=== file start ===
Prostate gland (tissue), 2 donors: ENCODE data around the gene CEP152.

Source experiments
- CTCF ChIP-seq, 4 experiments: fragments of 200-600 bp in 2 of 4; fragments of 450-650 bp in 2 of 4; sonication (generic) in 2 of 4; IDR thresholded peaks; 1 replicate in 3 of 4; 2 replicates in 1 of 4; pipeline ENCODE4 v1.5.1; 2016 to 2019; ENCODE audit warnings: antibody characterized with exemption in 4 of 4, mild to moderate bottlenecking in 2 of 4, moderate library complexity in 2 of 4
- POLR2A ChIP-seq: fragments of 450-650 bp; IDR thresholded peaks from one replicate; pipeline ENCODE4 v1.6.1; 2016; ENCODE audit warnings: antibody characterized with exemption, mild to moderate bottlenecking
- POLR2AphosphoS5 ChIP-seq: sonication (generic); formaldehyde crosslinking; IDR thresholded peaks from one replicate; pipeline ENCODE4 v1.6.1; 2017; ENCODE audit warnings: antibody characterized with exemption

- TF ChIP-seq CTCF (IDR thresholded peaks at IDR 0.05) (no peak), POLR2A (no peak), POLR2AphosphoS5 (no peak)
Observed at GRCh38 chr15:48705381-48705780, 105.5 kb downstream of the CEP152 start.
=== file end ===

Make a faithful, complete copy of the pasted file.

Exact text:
Prostate gland (tissue), 2 donors: ENCODE data around the gene CEP152.

Source experiments
- CTCF ChIP-seq, 4 experiments: fragments of 200-600 bp in 2 of 4; fragments of 450-650 bp in 2 of 4; sonication (generic) in 2 of 4; IDR thresholded peaks; 1 replicate in 3 of 4; 2 replicates in 1 of 4; pipeline ENCODE4 v1.5.1; 2016 to 2019; ENCODE audit warnings: antibody characterized with exemption in 4 of 4, mild to moderate bottlenecking in 2 of 4, moderate library complexity in 2 of 4
- POLR2A ChIP-seq: fragments of 450-650 bp; IDR thresholded peaks from one replicate; pipeline ENCODE4 v1.6.1; 2016; ENCODE audit warnings: antibody characterized with exemption, mild to moderate bottlenecking
- POLR2AphosphoS5 ChIP-seq: sonication (generic); formaldehyde crosslinking; IDR thresholded peaks from one replicate; pipeline ENCODE4 v1.6.1; 2017; ENCODE audit warnings: antibody characterized with exemption

- TF ChIP-seq CTCF (IDR thresholded peaks at IDR 0.05) (no peak), POLR2A (no peak), POLR2AphosphoS5 (no peak)
Observed at GRCh38 chr15:48705381-48705780, 105.5 kb downstream of the CEP152 start.